The project is a partnership between the city of Fontana, Fontana Water Co. and the Chino-based Inland Empire Utilities Agency.
"The switch to recycled water will help us ensure the residents and businesses of Fontana will have ample water supplies well into the future," Mayor Acquanetta Warren said. "Nothing is more basic or important to our lives and our economy than water, and this project is a step in the right direction toward building a bright and prosperous future for our community.
Warren was one of several speakers on Friday morning at groundbreaking ceremonies at Southridge Community Park.
The recycled water will be flowing by December 2014, officials said.
Recycled water is sold for 50 percent less than drinking water, Robert Young, general manager of Fontana Water Co., said in an interview.
"This is an exciting project," City Manager Ken Hunt said in an interview.
The primary savings for Fontana residents will be for those in the Southridge Landscape Maintenance District, he said.
About 10,000 homes, and 35,000 to 40,000 residents, are in the Southridge area, Hunt said.
Industrial users in the area also can benefit as will future industrial businesses that might come into the area, he said.
At least two schools in the Fontana Unified School District will likely be able to use the recycled water, said Alex Alvarez, associate superintendent for business services.
It's too early to discuss what the savings might be, Alvarez said.
Besides saving on water bills, a secondary benefit has a larger city-wide impact, Hunt said.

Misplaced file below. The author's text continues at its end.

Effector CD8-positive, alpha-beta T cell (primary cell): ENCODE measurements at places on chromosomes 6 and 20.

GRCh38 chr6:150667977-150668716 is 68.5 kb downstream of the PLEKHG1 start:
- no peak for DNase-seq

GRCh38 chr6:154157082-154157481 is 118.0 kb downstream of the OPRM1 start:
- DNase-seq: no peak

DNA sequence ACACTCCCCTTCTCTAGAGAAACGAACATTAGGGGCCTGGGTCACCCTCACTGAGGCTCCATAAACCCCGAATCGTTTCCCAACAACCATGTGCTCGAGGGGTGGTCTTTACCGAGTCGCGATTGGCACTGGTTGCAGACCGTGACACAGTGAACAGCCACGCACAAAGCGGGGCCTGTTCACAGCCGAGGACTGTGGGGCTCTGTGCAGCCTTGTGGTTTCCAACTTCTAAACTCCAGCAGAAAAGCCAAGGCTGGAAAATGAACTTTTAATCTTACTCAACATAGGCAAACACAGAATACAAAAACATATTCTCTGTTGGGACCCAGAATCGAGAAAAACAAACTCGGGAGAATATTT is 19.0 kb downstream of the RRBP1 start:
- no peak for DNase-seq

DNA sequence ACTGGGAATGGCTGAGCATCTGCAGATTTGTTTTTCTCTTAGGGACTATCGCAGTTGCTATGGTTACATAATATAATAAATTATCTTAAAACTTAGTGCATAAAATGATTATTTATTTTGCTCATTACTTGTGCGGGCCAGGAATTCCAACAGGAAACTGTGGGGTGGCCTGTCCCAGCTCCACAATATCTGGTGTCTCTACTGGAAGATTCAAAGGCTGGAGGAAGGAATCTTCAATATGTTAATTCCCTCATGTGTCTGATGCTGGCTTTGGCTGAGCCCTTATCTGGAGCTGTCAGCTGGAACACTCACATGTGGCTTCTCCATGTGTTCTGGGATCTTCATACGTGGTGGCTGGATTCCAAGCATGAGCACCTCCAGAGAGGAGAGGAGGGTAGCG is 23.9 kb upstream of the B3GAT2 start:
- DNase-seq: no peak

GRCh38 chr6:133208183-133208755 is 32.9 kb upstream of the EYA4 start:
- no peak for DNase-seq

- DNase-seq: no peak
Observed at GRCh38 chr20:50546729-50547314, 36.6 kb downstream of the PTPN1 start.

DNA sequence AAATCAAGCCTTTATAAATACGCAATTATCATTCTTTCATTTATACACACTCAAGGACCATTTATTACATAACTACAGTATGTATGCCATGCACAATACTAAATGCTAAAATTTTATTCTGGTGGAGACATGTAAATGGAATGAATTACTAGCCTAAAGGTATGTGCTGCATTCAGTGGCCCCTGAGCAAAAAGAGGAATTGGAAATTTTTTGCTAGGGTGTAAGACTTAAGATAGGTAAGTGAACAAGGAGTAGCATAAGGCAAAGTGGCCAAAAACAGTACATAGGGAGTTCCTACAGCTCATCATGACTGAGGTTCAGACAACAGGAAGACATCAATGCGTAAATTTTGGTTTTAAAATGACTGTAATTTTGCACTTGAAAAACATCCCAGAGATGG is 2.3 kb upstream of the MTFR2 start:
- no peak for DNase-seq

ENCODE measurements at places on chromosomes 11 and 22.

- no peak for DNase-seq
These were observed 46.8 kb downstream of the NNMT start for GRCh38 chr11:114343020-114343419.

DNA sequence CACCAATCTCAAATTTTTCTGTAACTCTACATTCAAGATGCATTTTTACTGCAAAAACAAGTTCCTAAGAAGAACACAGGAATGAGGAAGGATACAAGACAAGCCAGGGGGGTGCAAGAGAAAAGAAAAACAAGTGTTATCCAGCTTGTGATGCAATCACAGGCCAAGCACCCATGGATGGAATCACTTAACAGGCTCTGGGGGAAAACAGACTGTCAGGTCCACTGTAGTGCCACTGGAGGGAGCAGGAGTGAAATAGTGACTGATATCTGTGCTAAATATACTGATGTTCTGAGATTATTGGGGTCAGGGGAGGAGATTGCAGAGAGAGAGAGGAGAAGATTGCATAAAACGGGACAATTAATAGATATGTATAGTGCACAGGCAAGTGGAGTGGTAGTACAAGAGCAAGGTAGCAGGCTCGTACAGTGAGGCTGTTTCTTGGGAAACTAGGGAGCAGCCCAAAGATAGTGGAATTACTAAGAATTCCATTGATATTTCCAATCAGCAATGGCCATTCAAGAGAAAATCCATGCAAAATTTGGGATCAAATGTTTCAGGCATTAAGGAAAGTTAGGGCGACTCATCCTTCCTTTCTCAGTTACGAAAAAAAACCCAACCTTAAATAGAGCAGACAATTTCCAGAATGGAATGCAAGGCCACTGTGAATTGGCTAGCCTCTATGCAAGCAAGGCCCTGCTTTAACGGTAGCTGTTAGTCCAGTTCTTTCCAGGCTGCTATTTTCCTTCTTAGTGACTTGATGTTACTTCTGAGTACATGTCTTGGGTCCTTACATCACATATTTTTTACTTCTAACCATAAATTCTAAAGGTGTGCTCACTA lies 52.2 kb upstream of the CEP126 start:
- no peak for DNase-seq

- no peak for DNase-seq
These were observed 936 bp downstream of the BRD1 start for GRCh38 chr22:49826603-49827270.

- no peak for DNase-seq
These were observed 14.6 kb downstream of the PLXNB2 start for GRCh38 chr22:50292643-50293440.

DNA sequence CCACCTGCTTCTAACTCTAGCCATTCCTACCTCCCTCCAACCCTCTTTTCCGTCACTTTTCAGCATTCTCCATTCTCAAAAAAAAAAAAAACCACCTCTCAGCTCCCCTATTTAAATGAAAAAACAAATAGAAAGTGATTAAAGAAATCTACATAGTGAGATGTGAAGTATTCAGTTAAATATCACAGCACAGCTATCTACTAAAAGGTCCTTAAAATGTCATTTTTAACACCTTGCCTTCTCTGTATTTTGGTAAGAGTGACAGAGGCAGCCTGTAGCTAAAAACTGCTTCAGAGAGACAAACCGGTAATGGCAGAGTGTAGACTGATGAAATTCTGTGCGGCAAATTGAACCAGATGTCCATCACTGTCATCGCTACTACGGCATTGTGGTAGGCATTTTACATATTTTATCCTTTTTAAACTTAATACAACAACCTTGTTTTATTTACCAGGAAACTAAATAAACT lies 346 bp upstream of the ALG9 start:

Projects like these preserve safe drinking water for people and relieve demand from city wells.
A similar project is slated for Fontana's Village of Heritage section, which has about 14,000 residents, the city manager said.
Fontana Water Co. is scheduled to begin construction of its portion of the recycled water system almost immediately and it should be completed by mid-2013.
The Inland Empire Utilities Agency portion of the project will be under construction by April and is scheduled for completion by late 2014.
The agency began selling recycled water in the 1970s as a low-cost alternative for large irrigation customers. In the past 10 years, the agency has emphasized the need to expand and utilize recycled water more efficiently to improve the sustainability of the region's water supply.
More than 600 customers are connected to recycled water throughout the agency's service area.
The Inland Empire Utilities Agency serves 850,000 residents of west San Bernardino County. Its mission to supply imported drinking water, collect and treat wastewater, and provide reusable compost and high-quality recycled water.
Fontana Water Co. serves more than 200,000 customers in the Fontana, Rialto, Rancho Cucamonga and Ontario areas.
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